The regulation of digital currencies should be coordinated by the major global economies according to Jeremy Allaire.
Speaking in an interview with Reuters, Allaire who is the CEO of Circle, a $3 billion company backed by Goldman Sachs said that this has become essential to prevent the entropic discordant tunes emanating from the industry.
Allaire stated that it is rather curious that a novel industry that is blossoming would operate at the grey area of the law unsupervised. According to him, the risk posed to investors cannot be quantified.
He emphasized that billions of dollars left unprotected is a recipe for calamity and recommended that the G-20 countries should spearhead the drive to regulate the crypto industry.
“Ultimately there needs to be normalization at the G20 level of critical crypto-related regulatory matters,”
The Circle CEO spoke at a time that it has become clear that regulators are no longer keeping up with the rate of innovation in the sector. This realization has made many agencies seem bereft of ideas on how to approach most issues regarding the industry.
At times, there have been policies that border on desperation, effectively throwing away the bath water with the baby as recently seen in India where the Reserve Bank has moved to end all cryptocurrency-related transactions with the country’s banks.
He also made reference to the fact that the Securities and Exchange Commission is still being guided by a 72 year old law which has not given the agency the liberty to adjudge the industry in proper light.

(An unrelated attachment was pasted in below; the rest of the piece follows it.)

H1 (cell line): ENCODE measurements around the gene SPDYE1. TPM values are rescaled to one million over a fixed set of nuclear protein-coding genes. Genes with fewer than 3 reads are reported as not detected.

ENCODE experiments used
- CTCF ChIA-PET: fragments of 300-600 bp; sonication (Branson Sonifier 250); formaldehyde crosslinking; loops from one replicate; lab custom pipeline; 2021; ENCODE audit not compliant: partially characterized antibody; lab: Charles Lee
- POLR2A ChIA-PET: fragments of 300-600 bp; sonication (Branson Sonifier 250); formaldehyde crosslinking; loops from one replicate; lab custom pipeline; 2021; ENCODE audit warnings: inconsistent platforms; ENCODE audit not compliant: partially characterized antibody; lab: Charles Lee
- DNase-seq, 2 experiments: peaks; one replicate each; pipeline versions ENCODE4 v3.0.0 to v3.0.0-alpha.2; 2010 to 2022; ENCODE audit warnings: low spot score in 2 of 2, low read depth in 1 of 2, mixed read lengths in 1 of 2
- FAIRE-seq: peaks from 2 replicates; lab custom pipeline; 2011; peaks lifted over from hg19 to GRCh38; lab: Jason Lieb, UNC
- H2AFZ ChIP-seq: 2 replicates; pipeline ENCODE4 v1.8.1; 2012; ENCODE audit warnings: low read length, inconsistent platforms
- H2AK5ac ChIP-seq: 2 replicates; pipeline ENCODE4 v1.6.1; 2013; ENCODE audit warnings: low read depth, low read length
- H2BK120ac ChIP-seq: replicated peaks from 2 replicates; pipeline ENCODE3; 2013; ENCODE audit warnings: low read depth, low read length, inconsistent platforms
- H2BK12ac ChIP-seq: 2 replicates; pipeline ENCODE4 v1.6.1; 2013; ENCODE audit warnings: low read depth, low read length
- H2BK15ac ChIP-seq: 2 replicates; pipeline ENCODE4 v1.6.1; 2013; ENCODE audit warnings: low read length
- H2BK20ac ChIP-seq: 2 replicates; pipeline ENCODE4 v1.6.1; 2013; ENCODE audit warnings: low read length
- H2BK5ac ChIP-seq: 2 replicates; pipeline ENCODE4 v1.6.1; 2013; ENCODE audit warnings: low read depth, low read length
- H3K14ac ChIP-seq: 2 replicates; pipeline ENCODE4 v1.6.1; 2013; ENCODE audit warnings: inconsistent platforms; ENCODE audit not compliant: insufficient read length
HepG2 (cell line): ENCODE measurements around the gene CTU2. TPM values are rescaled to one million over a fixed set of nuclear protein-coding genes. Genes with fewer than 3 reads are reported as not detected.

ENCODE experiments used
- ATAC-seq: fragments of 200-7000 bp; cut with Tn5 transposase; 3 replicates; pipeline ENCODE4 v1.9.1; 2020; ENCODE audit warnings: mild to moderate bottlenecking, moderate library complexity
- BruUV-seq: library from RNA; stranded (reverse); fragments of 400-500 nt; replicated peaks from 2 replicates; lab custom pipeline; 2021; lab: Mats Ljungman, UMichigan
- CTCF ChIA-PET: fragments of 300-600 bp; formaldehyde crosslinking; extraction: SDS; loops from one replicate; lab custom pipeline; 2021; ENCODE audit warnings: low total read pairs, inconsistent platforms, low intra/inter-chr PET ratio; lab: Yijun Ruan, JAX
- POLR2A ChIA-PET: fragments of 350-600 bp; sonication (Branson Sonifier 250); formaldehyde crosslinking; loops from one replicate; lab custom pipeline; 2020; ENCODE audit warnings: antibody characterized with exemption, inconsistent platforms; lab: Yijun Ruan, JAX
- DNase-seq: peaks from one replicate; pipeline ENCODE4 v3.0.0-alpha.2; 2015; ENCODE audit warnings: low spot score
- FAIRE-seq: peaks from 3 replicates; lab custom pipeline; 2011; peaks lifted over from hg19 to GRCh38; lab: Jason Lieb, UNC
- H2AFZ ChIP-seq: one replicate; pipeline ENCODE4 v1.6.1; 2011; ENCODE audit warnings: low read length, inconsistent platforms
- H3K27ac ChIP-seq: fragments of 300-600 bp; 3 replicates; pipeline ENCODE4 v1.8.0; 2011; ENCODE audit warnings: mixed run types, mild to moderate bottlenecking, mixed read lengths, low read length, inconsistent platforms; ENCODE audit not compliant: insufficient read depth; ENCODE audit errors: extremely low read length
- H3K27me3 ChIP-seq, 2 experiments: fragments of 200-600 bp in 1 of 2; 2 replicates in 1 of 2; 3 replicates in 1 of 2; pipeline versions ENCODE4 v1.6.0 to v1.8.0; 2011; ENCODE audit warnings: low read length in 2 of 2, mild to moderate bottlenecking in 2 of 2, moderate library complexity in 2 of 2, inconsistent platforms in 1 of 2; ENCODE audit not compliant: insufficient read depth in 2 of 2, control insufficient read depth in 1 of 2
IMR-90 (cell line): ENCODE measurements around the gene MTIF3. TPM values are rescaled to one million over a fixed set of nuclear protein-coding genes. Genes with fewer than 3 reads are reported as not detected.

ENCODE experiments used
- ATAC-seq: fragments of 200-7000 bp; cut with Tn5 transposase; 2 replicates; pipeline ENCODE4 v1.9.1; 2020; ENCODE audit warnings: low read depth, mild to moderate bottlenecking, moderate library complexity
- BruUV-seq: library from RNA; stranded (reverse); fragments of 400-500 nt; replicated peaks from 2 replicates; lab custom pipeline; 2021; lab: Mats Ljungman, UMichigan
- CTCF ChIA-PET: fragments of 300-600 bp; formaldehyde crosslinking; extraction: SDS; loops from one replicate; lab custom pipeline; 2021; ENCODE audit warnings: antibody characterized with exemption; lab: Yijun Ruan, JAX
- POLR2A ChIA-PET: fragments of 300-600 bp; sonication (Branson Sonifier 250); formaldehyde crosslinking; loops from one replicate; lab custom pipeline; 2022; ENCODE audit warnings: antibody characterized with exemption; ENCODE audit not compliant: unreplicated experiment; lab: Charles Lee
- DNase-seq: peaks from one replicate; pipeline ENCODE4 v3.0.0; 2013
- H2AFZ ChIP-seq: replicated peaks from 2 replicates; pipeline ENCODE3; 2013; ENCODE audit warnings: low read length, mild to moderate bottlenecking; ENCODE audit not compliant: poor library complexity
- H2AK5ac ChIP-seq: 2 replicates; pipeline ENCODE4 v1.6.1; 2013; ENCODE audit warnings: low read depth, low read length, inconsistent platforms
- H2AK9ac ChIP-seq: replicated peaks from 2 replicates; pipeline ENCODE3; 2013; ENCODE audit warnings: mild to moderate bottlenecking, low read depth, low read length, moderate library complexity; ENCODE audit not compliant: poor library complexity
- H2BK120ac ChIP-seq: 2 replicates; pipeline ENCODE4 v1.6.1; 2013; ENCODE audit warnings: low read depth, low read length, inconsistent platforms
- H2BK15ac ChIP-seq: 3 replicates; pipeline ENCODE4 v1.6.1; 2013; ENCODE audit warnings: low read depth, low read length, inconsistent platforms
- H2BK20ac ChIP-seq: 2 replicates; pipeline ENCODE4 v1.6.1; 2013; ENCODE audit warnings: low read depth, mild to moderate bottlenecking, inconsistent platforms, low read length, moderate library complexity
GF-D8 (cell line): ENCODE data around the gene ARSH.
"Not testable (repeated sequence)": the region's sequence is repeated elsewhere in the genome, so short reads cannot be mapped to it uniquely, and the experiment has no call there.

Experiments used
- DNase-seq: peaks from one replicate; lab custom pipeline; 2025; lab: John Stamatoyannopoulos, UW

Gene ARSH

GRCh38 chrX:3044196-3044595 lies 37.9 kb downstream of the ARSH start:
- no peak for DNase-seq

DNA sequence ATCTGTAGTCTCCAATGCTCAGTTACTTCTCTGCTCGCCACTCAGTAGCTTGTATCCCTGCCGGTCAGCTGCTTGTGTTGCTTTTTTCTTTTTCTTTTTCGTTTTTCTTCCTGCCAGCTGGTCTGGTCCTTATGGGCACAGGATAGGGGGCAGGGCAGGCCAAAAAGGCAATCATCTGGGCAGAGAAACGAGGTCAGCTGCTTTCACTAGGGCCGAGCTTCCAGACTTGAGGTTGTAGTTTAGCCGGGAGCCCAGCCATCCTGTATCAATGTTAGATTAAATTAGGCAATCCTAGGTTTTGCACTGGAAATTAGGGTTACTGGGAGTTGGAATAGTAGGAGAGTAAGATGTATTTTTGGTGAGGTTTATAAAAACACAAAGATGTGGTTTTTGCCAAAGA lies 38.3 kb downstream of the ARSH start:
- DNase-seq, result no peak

Speaking of the need for reviews of relevant existing laws, Allaire said that the classification of most initial coin offering tokens as securities stems from the absence of guiding laws for regulators.
Despite the slow pace of regulatory appropriation, progress has been made in some areas. CCN reported that,
“The Paris-based Financial Action Task Force (FATF) last Friday announced that it would introduce the first set of rules for crypto criminals by mid-2019. The global AML watchdog stressed that jurisdictions worldwide would have to license or regulate crypto exchanges to curb money laundering and terrorist financing.”
Although it falls below expectations of a globally synergized action on the industry, it is still a positive step that would bring a level of confidence to the industry, knowing that action is being taken to ensure that there are no conflicts with regulatory policies of governments.
Allaire said that he is in support of the agency’s move stating that it may be classified as first steps in harmonization of the differences and gaps existing in efforts. He also said that the task force should come up with a policy on initial coin offering, which is an area that has conflicted with many authorities due to its seeming diverging objectives with national monetary policies.
“When it comes to token offerings, how should they be treated? Which token offerings are securities, which are not?”
“The trading venues – are they like spot commodity markets that need to have rules in place around market manipulation?”
With the bear cryptocurrency market quieting things, this may be the right time for legislators to act as seen from the recent call from South Korean Legislator Min Byung-Doo.